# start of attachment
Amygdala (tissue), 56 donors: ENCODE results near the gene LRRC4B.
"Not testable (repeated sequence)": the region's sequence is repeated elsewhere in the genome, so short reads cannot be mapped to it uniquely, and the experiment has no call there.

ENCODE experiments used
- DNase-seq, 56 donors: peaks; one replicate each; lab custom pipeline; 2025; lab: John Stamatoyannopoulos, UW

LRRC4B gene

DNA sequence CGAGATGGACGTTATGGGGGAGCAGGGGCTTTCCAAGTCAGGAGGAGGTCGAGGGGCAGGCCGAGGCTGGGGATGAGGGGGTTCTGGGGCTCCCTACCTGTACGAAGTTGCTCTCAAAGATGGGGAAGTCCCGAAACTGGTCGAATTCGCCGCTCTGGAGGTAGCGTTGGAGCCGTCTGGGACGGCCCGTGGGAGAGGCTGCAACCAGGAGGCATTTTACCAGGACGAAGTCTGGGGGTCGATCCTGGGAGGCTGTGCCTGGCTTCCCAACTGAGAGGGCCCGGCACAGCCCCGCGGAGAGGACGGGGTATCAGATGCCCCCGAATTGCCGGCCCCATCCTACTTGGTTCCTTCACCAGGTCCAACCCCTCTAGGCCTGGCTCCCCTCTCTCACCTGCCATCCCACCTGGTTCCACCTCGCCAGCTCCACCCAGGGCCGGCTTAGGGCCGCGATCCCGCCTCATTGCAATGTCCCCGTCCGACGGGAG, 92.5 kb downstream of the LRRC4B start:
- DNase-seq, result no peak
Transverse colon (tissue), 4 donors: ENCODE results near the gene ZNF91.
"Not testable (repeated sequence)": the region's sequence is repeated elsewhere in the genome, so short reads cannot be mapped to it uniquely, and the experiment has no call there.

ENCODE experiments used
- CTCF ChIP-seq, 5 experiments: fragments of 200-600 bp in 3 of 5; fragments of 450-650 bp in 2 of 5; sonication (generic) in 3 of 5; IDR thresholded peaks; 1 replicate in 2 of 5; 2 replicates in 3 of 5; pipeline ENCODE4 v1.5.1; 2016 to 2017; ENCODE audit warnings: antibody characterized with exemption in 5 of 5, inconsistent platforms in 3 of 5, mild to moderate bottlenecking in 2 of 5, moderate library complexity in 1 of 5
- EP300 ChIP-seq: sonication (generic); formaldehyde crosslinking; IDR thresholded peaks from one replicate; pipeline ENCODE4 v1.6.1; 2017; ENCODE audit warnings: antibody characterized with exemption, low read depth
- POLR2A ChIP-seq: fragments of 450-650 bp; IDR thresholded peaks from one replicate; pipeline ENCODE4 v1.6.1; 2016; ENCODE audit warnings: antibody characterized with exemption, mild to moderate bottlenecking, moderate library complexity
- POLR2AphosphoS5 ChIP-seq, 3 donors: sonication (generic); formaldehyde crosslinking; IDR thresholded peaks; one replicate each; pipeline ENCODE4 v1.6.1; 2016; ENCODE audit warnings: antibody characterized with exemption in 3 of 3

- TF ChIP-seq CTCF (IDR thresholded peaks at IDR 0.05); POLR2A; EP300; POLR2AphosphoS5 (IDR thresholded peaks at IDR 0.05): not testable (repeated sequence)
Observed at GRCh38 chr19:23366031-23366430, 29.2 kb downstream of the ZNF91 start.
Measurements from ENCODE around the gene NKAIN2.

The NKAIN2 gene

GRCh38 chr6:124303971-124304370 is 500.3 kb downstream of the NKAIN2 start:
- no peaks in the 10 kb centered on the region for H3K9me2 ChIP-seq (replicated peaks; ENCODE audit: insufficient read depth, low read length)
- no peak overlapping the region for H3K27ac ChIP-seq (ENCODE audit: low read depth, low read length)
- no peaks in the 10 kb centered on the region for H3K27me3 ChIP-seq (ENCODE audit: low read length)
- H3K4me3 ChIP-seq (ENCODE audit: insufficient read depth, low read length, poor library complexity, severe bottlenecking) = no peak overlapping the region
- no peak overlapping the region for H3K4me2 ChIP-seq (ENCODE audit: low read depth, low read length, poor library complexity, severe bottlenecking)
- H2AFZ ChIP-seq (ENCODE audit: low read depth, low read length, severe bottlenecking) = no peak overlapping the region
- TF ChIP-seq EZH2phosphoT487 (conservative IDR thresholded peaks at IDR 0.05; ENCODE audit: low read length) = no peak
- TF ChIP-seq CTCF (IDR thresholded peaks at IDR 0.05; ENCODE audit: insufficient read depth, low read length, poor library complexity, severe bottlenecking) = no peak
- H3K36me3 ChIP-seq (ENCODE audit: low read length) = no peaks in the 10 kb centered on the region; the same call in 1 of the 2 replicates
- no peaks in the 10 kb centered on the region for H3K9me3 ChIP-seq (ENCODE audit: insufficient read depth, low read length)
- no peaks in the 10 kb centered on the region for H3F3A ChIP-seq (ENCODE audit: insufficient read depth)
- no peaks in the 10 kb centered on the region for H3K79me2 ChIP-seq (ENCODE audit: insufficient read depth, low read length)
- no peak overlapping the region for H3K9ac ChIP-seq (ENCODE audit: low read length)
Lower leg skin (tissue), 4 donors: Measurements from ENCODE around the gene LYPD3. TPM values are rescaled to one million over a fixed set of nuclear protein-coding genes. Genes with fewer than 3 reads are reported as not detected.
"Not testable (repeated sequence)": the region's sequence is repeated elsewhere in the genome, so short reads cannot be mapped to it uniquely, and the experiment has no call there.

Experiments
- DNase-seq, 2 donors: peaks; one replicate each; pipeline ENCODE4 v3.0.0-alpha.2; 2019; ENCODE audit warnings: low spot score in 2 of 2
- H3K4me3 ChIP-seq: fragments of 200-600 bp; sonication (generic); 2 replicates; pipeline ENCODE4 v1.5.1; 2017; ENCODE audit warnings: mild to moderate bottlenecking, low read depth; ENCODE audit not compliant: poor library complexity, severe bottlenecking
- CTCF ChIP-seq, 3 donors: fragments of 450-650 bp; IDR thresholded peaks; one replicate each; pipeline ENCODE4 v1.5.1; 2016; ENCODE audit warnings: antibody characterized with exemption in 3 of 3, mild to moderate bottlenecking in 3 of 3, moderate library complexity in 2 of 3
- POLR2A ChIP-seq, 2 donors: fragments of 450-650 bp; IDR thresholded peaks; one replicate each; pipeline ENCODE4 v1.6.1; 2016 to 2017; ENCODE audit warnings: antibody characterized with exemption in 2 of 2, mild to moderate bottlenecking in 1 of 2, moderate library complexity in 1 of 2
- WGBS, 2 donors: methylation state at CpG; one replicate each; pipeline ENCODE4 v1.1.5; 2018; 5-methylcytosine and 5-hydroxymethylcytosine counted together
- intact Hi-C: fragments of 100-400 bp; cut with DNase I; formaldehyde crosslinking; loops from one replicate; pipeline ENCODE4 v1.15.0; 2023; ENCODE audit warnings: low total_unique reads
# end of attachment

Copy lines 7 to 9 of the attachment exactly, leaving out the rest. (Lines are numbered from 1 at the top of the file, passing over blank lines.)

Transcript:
- DNase-seq, result no peak
Transverse colon (tissue), 4 donors: ENCODE results near the gene ZNF91.
"Not testable (repeated sequence)": the region's sequence is repeated elsewhere in the genome, so short reads cannot be mapped to it uniquely, and the experiment has no call there.